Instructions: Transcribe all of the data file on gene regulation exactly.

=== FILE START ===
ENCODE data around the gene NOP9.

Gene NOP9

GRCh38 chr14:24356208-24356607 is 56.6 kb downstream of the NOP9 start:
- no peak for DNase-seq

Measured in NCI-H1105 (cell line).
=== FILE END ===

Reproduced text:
ENCODE data around the gene NOP9.

Gene NOP9

GRCh38 chr14:24356208-24356607 is 56.6 kb downstream of the NOP9 start:
- no peak for DNase-seq

Measured in NCI-H1105 (cell line).